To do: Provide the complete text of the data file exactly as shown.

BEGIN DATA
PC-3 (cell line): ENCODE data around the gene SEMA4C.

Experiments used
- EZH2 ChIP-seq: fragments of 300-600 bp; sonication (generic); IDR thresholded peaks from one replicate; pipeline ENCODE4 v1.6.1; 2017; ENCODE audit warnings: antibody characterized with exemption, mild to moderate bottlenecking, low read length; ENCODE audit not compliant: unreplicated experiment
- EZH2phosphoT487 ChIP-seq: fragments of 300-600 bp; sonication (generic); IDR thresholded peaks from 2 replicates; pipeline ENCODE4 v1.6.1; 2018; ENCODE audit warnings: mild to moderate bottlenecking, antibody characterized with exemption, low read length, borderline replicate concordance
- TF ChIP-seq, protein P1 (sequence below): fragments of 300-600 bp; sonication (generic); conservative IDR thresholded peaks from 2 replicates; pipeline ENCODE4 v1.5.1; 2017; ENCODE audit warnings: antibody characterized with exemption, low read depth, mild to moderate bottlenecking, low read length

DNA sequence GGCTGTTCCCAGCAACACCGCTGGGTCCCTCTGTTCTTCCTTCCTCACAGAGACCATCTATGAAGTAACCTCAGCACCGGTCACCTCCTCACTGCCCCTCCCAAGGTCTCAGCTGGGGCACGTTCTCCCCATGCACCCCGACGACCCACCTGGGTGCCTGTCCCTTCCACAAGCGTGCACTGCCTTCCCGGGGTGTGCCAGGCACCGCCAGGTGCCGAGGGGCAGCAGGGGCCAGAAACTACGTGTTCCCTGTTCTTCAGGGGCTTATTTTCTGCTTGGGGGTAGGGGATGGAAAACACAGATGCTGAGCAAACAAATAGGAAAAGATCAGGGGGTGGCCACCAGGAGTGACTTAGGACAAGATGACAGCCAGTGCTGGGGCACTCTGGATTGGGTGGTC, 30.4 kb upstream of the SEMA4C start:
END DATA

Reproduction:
PC-3 (cell line): ENCODE data around the gene SEMA4C.

Experiments used
- EZH2 ChIP-seq: fragments of 300-600 bp; sonication (generic); IDR thresholded peaks from one replicate; pipeline ENCODE4 v1.6.1; 2017; ENCODE audit warnings: antibody characterized with exemption, mild to moderate bottlenecking, low read length; ENCODE audit not compliant: unreplicated experiment
- EZH2phosphoT487 ChIP-seq: fragments of 300-600 bp; sonication (generic); IDR thresholded peaks from 2 replicates; pipeline ENCODE4 v1.6.1; 2018; ENCODE audit warnings: mild to moderate bottlenecking, antibody characterized with exemption, low read length, borderline replicate concordance
- TF ChIP-seq, protein P1 (sequence below): fragments of 300-600 bp; sonication (generic); conservative IDR thresholded peaks from 2 replicates; pipeline ENCODE4 v1.5.1; 2017; ENCODE audit warnings: antibody characterized with exemption, low read depth, mild to moderate bottlenecking, low read length

DNA sequence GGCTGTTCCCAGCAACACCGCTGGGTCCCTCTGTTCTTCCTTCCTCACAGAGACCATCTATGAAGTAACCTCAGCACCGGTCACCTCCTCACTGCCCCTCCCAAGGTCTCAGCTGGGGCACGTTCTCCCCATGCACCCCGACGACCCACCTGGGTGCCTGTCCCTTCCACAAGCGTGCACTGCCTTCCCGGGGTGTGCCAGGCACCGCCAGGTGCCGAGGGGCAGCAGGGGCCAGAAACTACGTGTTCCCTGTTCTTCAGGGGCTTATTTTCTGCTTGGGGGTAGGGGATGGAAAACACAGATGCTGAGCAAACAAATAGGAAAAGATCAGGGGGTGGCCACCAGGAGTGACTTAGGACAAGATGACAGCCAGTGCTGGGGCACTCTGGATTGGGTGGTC, 30.4 kb upstream of the SEMA4C start: